Dragged Across Concrete
It’s difficult to ignore the craftsmanship and performances in Dragged Across Concrete simply because you don’t like some of its darker themes or feel like…
Just by being the second movie from Panos Cosmatos (the director of cult favorite “Beyond the Black Rainbow"), "Mandy" would be a noteworthy Sundance film by its very selection alone. But add Nicolas Cage to the mix, and the buzz factor skyrockets. The two have combined their powers here, and it’s like watching two very extreme filmmaking forces find each other and create something beautiful (and uber gory and wild as hell, of course). For all of the endless feral performances that Cage has given, in movies good, bad and forgettable, Cosmatos’ style-driven, ‘80s-tastic passion for weird worlds and characters takes full advantage of Cage’s greatness, and then some.
The story is simple enough. Cage plays a man in 1983 who, to put it lightly, seeks vengeance. There’s a lot of weird, then quiet, then loud stuff that happens before this quest for vengeance, and it's all expressed by Cosmatos with his heavy color filters and a new appreciation for extra wordy dialogue, all in service of an atmosphere that’s potent with the likes of Jodorowsky and Lynch. For better or worse, Cosmatos is the dominating force for "Mandy"'s avant-garde horror first half, relishing demonic synth music cues (from Johann Johannsson) and establishing many characters as mysterious, rambling beings of an insidious universe.
His script, co-written with Aaron Stewart-Ahn, starts with a peaceful existence that Cage’s Red has in the woods with his titular wife (Andrea Riseborough). Eventually, this is all destroyed by Jesus freaks, led by a man named Jeremiah (Linus Roache). The two are captured and brutally tortured by cartoonish cult members and spiky demonic beings who ride in on ATVs, accompanied by more ethereal, gibberish conversations. It's those latter moments in which the film started to lose me, where even Cosmatos’ extensive bits of dialogue felt like his definitive interest in style over substance, complemented by his various post-production masturbatory visuals. And even though Andrea Riseborough is quite good as Mandy, presenting an innocence that is all the more tragic, this movie is all atmosphere. But this reveals itself to be an expressive, very worthwhile slow burn.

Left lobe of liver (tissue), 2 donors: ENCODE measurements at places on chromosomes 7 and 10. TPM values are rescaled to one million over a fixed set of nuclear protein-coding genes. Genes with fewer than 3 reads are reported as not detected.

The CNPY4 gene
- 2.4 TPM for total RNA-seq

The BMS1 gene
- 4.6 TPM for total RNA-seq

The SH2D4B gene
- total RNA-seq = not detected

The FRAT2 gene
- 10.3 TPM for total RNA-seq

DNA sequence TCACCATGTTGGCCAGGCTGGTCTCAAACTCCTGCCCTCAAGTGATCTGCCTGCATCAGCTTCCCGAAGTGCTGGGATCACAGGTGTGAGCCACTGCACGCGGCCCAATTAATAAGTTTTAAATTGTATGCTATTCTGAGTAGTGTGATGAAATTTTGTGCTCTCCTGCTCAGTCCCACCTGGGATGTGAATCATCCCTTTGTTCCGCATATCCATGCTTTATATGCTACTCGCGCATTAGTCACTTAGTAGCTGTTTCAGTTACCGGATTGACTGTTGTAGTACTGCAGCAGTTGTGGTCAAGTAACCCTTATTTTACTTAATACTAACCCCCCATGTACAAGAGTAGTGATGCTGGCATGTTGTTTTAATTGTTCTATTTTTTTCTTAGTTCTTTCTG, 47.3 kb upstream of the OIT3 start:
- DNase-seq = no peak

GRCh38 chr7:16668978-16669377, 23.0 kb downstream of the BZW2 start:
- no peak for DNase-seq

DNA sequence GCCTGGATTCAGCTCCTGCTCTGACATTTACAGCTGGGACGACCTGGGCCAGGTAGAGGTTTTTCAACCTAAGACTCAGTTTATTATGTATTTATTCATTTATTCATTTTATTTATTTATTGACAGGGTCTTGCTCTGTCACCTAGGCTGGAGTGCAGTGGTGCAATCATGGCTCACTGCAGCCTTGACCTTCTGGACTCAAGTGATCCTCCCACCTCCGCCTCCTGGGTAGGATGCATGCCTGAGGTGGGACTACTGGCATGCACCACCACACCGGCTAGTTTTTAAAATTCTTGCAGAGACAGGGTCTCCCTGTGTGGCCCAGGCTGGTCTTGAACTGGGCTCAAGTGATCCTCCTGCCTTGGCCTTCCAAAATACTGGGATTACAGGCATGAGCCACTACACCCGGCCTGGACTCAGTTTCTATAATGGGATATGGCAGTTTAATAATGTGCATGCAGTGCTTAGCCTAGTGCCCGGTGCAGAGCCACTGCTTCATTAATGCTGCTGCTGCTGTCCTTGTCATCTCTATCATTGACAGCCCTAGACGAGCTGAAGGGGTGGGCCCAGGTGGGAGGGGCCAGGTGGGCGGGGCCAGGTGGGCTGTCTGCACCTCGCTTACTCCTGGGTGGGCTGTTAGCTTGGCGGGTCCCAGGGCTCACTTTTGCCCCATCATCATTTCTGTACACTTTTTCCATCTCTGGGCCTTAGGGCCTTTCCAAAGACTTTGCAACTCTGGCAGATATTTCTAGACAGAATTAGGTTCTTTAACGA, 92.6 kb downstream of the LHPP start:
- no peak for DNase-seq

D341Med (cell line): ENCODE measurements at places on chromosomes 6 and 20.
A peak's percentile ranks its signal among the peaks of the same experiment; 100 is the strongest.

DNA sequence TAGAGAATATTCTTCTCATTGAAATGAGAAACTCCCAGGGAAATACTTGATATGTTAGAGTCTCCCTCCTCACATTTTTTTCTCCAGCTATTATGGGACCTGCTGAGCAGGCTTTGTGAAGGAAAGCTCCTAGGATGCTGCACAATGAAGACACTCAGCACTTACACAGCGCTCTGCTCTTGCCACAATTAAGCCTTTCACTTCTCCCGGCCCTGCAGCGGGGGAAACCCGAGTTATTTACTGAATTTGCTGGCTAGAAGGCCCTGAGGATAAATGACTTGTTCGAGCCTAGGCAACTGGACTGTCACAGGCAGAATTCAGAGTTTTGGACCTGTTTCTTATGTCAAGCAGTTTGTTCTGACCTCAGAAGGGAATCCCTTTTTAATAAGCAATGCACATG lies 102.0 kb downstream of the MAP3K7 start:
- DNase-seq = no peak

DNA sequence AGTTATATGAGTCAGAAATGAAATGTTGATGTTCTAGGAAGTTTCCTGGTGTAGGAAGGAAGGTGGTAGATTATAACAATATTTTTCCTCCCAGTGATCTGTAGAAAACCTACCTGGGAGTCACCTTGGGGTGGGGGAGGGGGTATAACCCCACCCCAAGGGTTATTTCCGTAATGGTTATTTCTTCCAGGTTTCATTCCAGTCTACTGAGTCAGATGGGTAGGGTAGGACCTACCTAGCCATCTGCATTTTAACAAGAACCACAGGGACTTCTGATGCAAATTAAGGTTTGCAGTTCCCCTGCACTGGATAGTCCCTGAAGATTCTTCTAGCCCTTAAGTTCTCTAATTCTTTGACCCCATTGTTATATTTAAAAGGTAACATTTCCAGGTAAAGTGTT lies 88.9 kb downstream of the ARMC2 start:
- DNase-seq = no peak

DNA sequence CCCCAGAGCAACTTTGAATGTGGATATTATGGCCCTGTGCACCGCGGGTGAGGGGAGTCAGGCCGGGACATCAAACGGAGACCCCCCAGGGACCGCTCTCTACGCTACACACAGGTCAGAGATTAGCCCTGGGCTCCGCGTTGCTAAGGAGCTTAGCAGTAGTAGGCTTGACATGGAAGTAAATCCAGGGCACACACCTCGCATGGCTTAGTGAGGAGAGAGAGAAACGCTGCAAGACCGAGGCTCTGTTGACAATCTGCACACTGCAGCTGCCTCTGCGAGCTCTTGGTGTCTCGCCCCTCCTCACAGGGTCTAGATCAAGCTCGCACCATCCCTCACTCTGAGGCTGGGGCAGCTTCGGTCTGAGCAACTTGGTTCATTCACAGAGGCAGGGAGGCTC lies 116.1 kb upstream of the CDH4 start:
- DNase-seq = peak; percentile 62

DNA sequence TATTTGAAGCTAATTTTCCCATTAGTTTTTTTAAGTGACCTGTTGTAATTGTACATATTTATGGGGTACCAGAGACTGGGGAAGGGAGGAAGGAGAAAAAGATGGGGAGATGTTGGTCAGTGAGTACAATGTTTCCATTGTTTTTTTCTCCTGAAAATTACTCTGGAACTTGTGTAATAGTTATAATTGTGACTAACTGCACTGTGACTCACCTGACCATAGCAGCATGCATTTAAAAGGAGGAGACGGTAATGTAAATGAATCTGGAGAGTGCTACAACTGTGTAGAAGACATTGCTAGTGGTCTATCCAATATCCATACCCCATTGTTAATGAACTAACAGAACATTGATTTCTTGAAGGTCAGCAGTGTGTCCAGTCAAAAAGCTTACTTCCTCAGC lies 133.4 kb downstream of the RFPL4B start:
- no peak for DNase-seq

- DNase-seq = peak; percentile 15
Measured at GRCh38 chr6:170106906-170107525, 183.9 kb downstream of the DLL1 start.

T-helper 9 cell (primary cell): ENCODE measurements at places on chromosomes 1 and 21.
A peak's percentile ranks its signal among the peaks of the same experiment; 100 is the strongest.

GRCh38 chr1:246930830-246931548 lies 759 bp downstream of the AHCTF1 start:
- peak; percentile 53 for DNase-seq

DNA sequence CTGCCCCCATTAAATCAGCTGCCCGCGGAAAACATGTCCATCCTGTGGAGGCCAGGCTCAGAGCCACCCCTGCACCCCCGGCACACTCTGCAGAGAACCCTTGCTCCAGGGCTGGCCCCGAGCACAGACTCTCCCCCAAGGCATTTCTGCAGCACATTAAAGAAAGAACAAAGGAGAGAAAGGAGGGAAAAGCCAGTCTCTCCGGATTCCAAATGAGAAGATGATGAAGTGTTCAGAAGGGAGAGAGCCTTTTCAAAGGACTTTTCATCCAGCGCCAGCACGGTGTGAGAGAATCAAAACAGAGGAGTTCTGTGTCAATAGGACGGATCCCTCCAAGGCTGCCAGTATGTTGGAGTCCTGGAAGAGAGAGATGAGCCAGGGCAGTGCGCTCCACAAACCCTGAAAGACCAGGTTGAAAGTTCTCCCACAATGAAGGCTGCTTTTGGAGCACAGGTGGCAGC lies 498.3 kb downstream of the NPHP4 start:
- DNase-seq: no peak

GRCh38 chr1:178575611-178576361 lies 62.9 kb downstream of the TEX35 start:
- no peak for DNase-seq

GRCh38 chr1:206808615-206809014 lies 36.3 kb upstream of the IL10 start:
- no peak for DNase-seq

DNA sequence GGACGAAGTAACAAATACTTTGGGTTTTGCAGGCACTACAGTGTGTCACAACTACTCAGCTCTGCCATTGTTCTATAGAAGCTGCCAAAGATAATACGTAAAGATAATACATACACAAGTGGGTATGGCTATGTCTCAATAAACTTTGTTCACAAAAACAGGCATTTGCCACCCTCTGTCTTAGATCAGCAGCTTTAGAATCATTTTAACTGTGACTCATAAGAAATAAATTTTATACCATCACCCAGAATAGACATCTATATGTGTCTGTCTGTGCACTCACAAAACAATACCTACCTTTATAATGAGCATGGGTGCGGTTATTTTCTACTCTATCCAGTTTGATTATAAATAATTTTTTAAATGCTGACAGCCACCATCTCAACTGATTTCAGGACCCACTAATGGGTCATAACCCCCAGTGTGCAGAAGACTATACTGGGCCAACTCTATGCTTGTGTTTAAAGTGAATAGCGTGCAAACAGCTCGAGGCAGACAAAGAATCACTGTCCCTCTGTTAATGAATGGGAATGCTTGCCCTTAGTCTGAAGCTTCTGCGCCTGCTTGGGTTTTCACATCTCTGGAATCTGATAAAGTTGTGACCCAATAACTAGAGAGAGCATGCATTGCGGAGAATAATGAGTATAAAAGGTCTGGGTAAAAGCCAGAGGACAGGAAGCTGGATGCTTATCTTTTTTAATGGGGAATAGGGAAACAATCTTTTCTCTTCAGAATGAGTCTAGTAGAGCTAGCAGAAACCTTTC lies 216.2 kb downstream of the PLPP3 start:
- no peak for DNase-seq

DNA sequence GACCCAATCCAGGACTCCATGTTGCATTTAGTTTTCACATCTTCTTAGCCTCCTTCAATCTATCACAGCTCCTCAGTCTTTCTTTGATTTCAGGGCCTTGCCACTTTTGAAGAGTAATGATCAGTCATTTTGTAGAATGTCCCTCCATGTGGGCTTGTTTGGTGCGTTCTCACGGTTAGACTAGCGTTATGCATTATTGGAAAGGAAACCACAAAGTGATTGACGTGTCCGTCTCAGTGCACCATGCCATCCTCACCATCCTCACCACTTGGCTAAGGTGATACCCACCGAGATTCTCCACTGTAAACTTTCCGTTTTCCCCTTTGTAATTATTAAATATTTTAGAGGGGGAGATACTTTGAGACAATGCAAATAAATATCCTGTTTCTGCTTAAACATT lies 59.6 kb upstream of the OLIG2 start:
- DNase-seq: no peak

By its second half, “Mandy” offers supreme genre excitement as Cage takes center stage; Cosmatos' accomplished, stylized action makes for a roller coaster ride into hell with the specific type of ridiculousness that will more than exhilarate members of his own cult. There are many gems within his performance: First, it’s Cage’s fluctuation between full-out screaming and traumatized crying, running up and down the emotions like a music scale; later it’s the crazed faces he makes, covered in blood, when fighting demon men with massive chainsaws or a super axe that he makes himself. Cage reminds us, if we had even forgotten, of his serious action abilities, but also of his dramatic potential. He creates a full journey for a nightmarish character who may not have worked being played by a less iconic genre fixture.
As if its sole goal was to take the heavyweight title of Nicolas Cage’s Craziest Movie Ever, “Mandy” exhibits what Shakespeare called “vaulting ambition” in producing the nuttiest ways for Cage to get into one phantasmagorical showdown after the next. Cosmatos’ full-out stylization complements it all, the director's interest in scope and detailed production design leading to costumes, weapons and locations that elicit their own sense of wonder. “Mandy” shows an actor in his element and a director growing into his own, and we merely bask in this union in all of its cuckoo crazy glory.
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